Analytic Psychology

Analytic psychology is the psychological approach developed by Carl Gustav Jung. Jung was an early disciple of Freud's, but broke with Freud over a combination of personal and theoretical reasons. Theoretically, Jung de-emphasized the role of sexuality, preferring to speak more generally of energy. Also, Jung developed an innovation over Freud's theory in the idea of the collective unconscious, a part of the unconscious shared by all people and containing what Jung called archetypes. Although people do not use all their archetypes, people still have them, much like they have a tailbone but no tail, and much like the tailbone, archetypes are rooted in the prehistory of the human race.

Jung's topological model also differs from that of Freud. At the center of the psyche is the ego, or "I." This is what is conscious. Around the ego is the personal unconscious, which contains dreams and all things repressed. To this point Jung and Freud are in perfect agreement. However, Jung goes further. Around the personal unconscious is the collective unconscious, which contains archetypes, symbols, and collective dreams. At the edge of the collective unconscious is the boundary of the known universe, and outside of that boundary (according to Jung) lies all there is, the void (Buddhist), or God. The ego, personal unconscious, and collective unconscious together comprise the self, psyche, or soul.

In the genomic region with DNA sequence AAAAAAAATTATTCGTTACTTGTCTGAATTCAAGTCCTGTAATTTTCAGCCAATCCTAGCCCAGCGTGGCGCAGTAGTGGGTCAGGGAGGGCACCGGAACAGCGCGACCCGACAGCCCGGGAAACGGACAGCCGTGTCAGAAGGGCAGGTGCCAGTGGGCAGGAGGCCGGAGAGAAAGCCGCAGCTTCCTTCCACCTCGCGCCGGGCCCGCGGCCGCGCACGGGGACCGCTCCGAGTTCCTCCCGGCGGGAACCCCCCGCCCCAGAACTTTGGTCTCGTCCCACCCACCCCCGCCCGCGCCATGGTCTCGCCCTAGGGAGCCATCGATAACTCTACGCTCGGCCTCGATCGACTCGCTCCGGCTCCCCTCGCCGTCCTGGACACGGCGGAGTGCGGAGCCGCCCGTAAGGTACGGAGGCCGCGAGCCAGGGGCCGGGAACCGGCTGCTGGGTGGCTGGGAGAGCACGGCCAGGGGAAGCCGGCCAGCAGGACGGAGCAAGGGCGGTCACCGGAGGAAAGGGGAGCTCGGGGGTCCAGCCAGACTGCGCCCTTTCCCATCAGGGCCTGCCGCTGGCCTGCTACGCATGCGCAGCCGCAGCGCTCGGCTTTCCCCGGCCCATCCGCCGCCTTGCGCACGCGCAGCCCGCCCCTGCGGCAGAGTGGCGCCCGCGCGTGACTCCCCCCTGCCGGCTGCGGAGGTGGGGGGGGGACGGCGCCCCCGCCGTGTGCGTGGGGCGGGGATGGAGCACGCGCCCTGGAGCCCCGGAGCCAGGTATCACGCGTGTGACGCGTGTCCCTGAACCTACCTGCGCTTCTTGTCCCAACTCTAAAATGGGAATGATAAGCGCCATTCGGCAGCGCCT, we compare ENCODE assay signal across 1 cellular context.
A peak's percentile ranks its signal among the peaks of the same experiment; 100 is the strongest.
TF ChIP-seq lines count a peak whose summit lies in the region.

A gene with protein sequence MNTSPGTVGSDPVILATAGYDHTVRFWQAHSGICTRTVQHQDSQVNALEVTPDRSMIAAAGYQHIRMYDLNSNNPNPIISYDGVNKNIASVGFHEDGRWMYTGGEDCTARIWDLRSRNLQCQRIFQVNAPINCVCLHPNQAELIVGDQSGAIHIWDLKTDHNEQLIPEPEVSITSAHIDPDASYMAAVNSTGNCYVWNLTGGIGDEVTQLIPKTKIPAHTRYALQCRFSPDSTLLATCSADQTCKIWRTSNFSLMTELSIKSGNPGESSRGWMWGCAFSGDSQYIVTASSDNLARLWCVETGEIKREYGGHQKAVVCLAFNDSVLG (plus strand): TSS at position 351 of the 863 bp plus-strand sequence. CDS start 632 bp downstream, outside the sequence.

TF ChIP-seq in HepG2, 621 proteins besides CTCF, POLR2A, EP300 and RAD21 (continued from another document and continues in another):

Many people who seek analytic therapy want to explore the collective unconscious. However, many of those people do not have enough ego strength to handle the challenges in their everyday lives, and building this ego strength constitutes the first task of analytic therapy. The boundary of the ego is porous. If the ego is flooded by the unconscious because the ego is not strong enough to resist, then that is psychosis. Jung worked with many psychotic persons while he was developing his theories, unlike Freud, who worked mainly with neurotic persons. In fact, Jung himself had a kind of nervous breakdown, or "creative illness," when he broke with Freud; many think this might have been a psychotic episode, or break with reality.

Whereas Freud believed in causality and psychic determinism, Jung believed in teleology (i.e., goal-directedness, from Greek telos, or goal), and in free will. Whereas Freud focused on the psychopathology of childhood, Jung focused on psychological development throughout the lifespan. Whereas Freud denounced religion as an infantile desire for parental protection, Jung saw religion as the fulfillment of a basic human need.

Jung also disagreed with behaviorists. Whereas behaviorists insisted on studying quantifiable responses to external stimuli, Jung insisted on studying symbolic experiences and inner events. Whereas for behaviorists the mind was anathema, for Jung the psyche took precedence over all else.

Activity: The Shadow Test.

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